A key challenge for Open Science is making sure you keep hold of your data and communications to ensure you can support transparency and replicability –  and that it is private and secure. As most of us know researchers go ‘off-piste’ – through no fault of their own but down to issues like simple usability – and end up on platforms where data is not portable, encryption is not end-to-end, and most likely they’re being data mined by some variation of routine and intrusive surveillance.

Thinking from the researchers perspective GenR wanted to ask how different use cases could adopt this more secure way of collaborative working based on values of ‘Data Sovereignty’ for communications on the Open Web. Also being aware that their institutions and universities require that the platforms they use are fully approved for DSGVO/GDPR, as well as handling large amounts of private or copyright content which will have even stronger controls and consequences if compromised. GenR put forward three use cases: an institution wanting to support its staff, a research group, and the individual researcher. We were pleasantly surprised to see Mathew pitch in another use case – Open Science ‘research software developers’ and platforms that want to integrate with Matrix and use end-to-end encryption.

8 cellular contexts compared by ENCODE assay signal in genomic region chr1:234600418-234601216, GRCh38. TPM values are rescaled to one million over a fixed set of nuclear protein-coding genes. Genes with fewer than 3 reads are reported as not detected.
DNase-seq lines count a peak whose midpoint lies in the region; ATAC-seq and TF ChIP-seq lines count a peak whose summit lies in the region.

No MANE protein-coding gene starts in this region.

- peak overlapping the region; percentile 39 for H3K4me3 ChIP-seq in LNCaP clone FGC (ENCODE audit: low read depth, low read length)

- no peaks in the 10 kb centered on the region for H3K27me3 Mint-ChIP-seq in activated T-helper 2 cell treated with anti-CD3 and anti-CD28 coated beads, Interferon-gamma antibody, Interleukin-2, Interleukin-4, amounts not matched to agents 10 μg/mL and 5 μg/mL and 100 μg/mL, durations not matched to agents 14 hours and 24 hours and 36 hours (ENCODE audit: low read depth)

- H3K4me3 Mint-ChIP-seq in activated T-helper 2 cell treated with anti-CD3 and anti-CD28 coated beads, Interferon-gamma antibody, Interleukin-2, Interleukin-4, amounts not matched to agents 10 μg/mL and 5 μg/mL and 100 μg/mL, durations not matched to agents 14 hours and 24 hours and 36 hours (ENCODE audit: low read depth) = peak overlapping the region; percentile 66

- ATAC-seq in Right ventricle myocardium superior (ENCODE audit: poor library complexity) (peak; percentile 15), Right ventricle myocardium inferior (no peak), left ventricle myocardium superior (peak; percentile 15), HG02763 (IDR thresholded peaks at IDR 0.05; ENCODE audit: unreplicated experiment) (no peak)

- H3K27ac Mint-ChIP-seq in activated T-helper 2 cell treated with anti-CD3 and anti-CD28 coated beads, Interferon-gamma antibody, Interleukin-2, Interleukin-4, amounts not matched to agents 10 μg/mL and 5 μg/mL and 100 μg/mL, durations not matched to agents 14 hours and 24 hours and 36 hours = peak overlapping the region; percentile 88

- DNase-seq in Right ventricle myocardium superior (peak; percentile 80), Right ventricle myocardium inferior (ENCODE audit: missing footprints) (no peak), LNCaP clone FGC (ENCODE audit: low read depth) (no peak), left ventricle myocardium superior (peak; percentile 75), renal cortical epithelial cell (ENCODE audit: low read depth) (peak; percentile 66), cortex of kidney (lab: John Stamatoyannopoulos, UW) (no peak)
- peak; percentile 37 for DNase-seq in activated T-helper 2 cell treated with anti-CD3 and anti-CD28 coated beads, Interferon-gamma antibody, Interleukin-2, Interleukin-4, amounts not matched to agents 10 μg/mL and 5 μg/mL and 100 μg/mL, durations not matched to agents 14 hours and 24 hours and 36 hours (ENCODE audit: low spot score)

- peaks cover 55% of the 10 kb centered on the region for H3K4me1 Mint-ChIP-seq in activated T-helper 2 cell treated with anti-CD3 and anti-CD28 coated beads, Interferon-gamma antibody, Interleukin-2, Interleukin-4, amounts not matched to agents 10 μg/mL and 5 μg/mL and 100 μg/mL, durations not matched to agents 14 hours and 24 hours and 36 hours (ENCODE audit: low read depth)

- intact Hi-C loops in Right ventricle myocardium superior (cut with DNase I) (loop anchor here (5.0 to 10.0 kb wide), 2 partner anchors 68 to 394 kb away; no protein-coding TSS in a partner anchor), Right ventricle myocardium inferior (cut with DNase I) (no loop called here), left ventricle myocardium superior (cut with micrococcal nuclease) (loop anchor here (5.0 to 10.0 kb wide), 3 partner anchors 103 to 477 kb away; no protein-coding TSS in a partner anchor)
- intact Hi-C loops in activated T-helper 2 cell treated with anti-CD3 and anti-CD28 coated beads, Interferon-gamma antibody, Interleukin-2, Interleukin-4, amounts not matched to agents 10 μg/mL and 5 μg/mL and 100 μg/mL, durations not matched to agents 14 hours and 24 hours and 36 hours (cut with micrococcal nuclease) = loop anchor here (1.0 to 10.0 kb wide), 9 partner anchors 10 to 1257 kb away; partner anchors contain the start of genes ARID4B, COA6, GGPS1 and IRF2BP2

Matthew took us through the options, ‘Let me work through these scenarios for you. If you’re an institution with your own IT departments then running an open-source Matrix on your own terms and at scale will be the solution and if there is any uncertainty they can come to Element for a support contract. A research group could do the same thing or use our hosted service. If you’re an individual researcher the quickest bet is to use the free public Matrix service that we provide, for example –  I’m, which is a public server with about seven million accounts on it. If you want a bit more privacy and operational independence then you can run your own account or use our SaaS Element Matrix Services which starts at 2$ per user a month.’